Palmeiro probably won't make the Hall of Fame, but he should

Former Oriole Rafael Palmeiro is eligible to have his Hall of Fame credentials voted on this year by the Baseball Writers Association of America, and barring a complete shocker, I'd say it's highly unlikely he's going to receive the 75 percent of the vote necessary for induction. That's too bad, because he deserves to a spot in Cooperstown. So does Barry Bonds, Sammy Sosa, and Roger Clemens. Eventually, I hope they all get in.

I'm not joking. I'm actually quite serious. As people, I don't really care for any of them, particularly Sosa, who remains my least favorite athlete to ever pass through Baltimore. There is plenty of evidence suggesting they lied often. But they were all outstanding baseball players. My personal feelings toward each of them doesn't factor into critical analysis of their careers.


I believe they all used steroids. I'm under no delusions they were set up by their trainer, or that they took steroids by accident, or they just didn't know any better. I believe they, and countless other players, took them willingly. I believe Palmeiro did too.

In his case, I just happen to have a little more proof because he's still, years later, the biggest "name" dumb enough to fail an official drug test administered by Major League Baseball. The fact that it happened not that long after his finger-wagging, punctuation-referencing performance in front of Congress did more than shred his credibility. It probably shredded any chance he has of getting into the Hall of Fame without buying a ticket. If there is one thing we love in this country, it's catching a hypocrite and punishing him. So Raffy will be punished, at least in part, to make us feel better about our naivete.

The idea that we can pretend, after the fact, that we know who did -- and who did not -- take performance enhancers during their careers is perhaps the biggest fallacy in recent baseball history. Think Palmeiro and Clemens and Sosa and Bonds were the only ones? Of course not. I can't argue that anyone, even Cal Ripken Jr., played his entire career clean. Not with 100 percent certainty.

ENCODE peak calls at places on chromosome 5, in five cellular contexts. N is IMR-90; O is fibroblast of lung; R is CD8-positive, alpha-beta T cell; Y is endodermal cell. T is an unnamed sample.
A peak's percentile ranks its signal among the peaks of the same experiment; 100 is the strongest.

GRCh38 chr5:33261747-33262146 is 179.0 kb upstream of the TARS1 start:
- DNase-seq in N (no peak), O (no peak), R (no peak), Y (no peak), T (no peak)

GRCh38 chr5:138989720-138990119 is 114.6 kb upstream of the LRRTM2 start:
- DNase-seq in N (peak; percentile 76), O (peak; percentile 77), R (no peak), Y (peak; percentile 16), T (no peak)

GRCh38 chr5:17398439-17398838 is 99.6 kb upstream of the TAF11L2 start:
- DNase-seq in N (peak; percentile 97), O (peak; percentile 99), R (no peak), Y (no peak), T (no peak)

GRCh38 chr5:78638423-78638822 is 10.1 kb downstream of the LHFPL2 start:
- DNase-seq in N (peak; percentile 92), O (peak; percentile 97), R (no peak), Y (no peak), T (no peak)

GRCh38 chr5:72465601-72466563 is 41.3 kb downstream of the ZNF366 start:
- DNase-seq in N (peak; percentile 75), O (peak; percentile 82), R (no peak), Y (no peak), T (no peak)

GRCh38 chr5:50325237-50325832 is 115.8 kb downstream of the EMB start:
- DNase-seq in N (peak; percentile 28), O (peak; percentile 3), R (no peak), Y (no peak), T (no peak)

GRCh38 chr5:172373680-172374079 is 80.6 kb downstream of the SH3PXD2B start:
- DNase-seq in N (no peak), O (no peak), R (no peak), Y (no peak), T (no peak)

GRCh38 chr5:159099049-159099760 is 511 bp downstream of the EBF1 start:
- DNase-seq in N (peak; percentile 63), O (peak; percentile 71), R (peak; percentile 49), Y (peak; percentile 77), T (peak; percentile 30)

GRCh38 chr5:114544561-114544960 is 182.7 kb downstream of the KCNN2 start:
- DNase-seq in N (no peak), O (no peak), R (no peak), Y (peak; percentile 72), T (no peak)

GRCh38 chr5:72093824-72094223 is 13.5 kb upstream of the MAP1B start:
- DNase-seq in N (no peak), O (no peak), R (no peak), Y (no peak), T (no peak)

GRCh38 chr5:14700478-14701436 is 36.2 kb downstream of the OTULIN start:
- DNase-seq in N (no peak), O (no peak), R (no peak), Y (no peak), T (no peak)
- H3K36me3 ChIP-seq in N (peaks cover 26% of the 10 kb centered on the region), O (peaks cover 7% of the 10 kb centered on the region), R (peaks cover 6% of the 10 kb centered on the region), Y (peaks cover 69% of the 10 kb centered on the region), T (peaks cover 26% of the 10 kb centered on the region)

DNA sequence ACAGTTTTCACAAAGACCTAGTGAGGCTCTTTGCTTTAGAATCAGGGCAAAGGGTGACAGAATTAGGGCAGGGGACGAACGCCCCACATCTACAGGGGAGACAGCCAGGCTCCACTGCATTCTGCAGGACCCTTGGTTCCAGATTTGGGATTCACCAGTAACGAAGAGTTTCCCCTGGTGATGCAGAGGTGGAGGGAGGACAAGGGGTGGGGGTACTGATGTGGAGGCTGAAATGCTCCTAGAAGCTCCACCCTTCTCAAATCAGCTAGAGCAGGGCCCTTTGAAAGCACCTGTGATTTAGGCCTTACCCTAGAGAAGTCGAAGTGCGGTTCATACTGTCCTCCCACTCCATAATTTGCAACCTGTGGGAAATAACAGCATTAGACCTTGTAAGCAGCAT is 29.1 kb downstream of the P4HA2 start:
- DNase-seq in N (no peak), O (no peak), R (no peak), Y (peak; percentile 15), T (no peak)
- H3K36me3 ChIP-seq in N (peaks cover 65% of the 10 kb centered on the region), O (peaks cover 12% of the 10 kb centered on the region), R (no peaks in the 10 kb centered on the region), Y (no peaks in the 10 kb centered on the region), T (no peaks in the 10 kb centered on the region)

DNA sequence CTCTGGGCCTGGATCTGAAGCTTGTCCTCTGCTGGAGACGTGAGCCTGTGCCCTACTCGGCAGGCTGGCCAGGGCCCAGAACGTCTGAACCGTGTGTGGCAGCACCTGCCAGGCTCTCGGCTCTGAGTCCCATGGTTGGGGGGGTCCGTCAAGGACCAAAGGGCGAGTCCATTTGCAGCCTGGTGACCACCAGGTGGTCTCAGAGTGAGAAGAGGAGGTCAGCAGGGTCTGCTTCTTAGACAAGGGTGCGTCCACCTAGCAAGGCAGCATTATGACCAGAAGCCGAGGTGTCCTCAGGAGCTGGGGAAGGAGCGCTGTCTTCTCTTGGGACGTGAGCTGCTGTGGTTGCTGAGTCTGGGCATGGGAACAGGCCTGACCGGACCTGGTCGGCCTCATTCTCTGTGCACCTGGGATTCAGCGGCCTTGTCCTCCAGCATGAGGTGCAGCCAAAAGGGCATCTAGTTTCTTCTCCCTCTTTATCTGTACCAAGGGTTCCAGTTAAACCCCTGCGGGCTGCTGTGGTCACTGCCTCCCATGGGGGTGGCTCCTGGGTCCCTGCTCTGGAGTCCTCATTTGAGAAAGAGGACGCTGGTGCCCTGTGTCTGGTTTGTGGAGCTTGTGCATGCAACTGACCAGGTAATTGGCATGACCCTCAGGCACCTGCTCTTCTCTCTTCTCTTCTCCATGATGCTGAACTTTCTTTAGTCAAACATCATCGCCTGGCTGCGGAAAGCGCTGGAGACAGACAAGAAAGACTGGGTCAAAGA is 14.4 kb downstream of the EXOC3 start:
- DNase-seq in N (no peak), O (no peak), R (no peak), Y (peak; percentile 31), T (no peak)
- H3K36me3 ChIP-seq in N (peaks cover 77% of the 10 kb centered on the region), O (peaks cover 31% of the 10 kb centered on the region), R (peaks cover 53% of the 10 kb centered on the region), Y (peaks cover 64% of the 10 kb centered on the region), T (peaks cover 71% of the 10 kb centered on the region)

I may want to believe it about some players more than others, but few sports arguments annoy me more than when someone says "I admire Ken Griffey Jr. a ton, because he obviously was clean during his career." Sorry, but you have no idea if that's true or not. He wasn't bulked up, you say? Well, neither was Floyd Landis when he won the Tour de France. Stop believing every steroid user needs to have muscles like party balloons to prove they were juicing.

Does that mean clean players may be unfairly grouped together with the PED players? Of course. But that's the unfortunate luck of playing baseball in the 1990s. Baseball — whether it was the owners, the general managers, or the players union — didn't care if players used PEDs during that era. And so they did. Perhaps the clean players should have demanded tougher standards at the time. Instead, they kept quiet.

We aren't guarding the integrity of the game by keeping players like Palmeiro out of the Hall of Fame. We aren't showing our children that cheating won't be rewarded. (Any argument that invokes "The children!" should be immediately ignored anyway. If you have to bring up the alleged innocence of kids, you've lost the argument.) Instead, we're attempting to shove everything back in Pandora's Box while plugging our ears with our fingers and screaming "La-la-la-la! I played no role in this!"

Let's stop wasting oxygen and keystrokes on this whole debate over who was clean in this era and who was not. (In the end, it's just a museum anyway. It's not sainthood.) Let's admit that the players, the owners, the media and the fans are all somewhat to blame, and try to start from scratch.

What happened, unfortunately, happened. Those players may have gamed the system, but they also may have been the best players of their era anyway. Anyone testing positive after, say, 2007 when the (extremely flawed) Mitchell Report came out, can be judged more harshly going forward.

There's no point in playing the morality police retroactively, much less judge and jury. If you believe Palmeiro's numbers (3,020 hits, 569 HRs, .288 career average, .885 OPS) don't warrant induction, that's one thing. Go ahead and leave him off the ballot because he was never the best player in the game during his career. Or because he was a DH for too many games.  

But don't keep him out because it makes you feel like you're guarding the integrity of something sacred.

Photo: AP